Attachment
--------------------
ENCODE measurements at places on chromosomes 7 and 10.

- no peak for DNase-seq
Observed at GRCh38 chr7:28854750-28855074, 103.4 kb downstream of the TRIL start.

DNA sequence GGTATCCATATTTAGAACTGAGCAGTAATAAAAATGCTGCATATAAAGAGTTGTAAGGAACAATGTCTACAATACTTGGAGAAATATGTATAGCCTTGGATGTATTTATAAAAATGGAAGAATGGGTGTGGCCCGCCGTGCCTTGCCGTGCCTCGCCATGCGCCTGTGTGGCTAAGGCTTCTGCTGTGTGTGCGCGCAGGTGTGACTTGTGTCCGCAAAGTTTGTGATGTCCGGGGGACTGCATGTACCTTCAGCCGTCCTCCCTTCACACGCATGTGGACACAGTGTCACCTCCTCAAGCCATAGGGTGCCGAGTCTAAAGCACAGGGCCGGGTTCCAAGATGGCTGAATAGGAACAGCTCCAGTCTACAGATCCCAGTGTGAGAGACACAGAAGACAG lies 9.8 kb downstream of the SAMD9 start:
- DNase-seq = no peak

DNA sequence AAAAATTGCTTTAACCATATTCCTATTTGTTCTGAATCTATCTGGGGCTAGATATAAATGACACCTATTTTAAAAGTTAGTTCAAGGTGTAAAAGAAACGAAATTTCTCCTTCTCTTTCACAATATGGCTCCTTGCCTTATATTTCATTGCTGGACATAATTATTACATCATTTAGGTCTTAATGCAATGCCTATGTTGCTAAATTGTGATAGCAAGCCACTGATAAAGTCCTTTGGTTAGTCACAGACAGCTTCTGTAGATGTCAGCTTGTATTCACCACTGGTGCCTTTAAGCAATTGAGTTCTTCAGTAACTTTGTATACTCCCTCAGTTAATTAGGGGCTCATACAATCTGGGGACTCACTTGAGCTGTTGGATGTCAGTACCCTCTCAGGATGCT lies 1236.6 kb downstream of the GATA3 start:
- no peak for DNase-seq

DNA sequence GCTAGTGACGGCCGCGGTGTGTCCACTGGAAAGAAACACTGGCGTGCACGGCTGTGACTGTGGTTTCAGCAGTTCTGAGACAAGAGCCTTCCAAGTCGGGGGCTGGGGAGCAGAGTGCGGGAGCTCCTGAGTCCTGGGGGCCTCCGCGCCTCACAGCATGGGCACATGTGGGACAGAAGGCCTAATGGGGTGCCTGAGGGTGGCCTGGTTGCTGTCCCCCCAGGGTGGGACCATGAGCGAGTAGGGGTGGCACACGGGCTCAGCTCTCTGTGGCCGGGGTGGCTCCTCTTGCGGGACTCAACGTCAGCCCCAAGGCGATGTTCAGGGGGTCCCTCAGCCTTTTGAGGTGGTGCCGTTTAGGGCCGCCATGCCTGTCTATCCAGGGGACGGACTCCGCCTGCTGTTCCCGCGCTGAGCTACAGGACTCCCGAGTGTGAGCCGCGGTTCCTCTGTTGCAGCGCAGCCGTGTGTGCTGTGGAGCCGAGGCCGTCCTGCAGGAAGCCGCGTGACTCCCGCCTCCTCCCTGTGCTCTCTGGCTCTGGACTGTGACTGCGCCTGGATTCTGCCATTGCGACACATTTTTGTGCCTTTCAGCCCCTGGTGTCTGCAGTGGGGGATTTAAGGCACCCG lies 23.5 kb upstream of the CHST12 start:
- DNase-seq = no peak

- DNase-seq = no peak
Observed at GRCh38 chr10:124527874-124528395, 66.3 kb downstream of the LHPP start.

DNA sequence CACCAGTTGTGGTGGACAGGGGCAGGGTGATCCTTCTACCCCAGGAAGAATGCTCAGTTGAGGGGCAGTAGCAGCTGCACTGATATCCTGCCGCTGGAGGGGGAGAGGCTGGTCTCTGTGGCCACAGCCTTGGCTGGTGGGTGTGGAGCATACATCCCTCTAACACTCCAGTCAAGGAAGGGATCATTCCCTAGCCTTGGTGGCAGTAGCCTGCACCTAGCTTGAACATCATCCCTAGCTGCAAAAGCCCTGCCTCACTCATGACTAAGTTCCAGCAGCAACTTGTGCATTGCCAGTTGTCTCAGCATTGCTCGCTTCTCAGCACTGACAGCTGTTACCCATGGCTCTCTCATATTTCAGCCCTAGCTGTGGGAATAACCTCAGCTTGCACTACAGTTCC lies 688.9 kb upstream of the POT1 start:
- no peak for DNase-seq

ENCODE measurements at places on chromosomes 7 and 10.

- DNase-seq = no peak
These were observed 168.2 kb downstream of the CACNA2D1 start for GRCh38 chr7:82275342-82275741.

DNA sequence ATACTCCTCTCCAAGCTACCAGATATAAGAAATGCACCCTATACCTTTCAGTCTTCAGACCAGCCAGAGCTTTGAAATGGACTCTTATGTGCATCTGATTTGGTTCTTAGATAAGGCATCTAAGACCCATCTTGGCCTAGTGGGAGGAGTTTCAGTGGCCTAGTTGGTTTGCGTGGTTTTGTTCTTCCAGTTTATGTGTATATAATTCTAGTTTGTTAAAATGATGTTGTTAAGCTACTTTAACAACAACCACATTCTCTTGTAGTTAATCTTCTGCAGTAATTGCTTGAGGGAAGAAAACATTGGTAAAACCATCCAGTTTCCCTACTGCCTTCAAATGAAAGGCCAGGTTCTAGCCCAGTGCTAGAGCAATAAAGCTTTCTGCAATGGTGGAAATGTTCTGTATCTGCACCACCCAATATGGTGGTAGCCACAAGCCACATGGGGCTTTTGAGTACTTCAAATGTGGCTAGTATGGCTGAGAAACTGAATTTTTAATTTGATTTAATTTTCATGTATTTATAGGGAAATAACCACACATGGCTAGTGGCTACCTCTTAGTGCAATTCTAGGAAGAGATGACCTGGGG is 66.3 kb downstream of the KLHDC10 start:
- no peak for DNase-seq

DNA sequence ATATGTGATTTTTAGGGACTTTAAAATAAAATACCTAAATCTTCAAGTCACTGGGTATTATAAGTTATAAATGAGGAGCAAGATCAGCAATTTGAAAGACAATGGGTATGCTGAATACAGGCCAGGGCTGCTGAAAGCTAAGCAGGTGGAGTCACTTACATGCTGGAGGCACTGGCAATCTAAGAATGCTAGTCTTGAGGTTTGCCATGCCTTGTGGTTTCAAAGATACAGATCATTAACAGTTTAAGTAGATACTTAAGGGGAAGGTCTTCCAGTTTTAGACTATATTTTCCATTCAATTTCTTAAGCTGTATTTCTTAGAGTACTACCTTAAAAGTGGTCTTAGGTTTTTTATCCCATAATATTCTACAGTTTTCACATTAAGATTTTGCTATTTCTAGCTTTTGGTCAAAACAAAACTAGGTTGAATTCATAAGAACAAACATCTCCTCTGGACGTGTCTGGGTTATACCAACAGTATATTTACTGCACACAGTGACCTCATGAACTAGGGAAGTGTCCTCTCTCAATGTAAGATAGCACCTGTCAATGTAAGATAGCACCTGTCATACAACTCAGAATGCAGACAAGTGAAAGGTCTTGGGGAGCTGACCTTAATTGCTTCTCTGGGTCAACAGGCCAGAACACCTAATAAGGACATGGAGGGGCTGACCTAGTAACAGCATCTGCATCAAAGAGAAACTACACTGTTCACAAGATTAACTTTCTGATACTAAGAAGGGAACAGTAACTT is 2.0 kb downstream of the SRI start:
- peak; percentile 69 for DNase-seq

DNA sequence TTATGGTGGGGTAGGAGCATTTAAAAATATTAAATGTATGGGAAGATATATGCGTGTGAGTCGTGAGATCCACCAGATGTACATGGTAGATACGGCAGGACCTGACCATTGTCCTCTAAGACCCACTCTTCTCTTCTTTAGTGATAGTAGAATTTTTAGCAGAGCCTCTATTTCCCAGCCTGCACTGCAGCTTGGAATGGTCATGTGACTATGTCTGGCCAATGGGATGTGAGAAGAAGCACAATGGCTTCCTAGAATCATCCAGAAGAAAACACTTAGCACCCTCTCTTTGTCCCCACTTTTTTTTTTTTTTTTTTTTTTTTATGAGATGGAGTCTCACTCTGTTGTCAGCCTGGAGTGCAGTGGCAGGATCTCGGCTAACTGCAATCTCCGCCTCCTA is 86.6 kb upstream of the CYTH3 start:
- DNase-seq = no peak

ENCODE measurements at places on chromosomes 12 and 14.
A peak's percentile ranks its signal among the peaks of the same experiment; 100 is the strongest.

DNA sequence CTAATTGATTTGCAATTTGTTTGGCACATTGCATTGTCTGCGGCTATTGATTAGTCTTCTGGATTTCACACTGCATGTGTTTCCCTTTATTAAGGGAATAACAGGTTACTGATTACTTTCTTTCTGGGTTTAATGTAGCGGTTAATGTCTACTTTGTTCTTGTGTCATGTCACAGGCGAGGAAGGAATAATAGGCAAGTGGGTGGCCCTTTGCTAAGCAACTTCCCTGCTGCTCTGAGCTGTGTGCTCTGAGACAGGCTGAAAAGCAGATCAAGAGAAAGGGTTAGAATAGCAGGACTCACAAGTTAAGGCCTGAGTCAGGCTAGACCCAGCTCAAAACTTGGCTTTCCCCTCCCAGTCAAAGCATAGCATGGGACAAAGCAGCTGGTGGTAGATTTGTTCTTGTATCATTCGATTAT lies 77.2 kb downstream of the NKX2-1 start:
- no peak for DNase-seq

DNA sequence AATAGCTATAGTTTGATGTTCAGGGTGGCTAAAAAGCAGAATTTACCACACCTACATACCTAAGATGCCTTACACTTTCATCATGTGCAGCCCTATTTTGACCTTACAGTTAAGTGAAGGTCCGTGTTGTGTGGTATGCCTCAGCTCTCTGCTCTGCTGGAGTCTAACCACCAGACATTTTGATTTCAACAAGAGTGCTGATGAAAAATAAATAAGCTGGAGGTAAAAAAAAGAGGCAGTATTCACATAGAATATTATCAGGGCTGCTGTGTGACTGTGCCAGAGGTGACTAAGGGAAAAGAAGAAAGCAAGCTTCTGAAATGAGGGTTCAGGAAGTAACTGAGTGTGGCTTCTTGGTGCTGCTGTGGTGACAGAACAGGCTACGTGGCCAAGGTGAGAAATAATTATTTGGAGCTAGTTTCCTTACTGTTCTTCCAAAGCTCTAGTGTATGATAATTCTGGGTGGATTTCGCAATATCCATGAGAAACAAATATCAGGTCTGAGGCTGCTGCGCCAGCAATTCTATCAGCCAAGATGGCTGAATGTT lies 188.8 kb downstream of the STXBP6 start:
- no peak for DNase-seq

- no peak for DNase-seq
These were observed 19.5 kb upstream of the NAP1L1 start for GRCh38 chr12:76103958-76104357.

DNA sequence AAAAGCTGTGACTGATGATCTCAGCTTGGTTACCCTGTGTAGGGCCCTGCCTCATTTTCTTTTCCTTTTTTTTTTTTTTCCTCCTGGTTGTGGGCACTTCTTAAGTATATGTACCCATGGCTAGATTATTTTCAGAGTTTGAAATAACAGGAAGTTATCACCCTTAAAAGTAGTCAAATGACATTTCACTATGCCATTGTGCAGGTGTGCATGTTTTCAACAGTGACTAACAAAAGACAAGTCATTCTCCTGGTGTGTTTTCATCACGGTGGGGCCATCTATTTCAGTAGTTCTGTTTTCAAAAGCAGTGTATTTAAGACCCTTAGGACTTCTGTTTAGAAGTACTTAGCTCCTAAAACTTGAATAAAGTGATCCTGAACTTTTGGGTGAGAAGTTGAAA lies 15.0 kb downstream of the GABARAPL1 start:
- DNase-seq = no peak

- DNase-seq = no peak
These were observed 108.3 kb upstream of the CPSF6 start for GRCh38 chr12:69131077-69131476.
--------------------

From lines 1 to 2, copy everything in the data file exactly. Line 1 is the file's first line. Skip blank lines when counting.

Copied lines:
ENCODE measurements at places on chromosomes 7 and 10.

- no peak for DNase-seq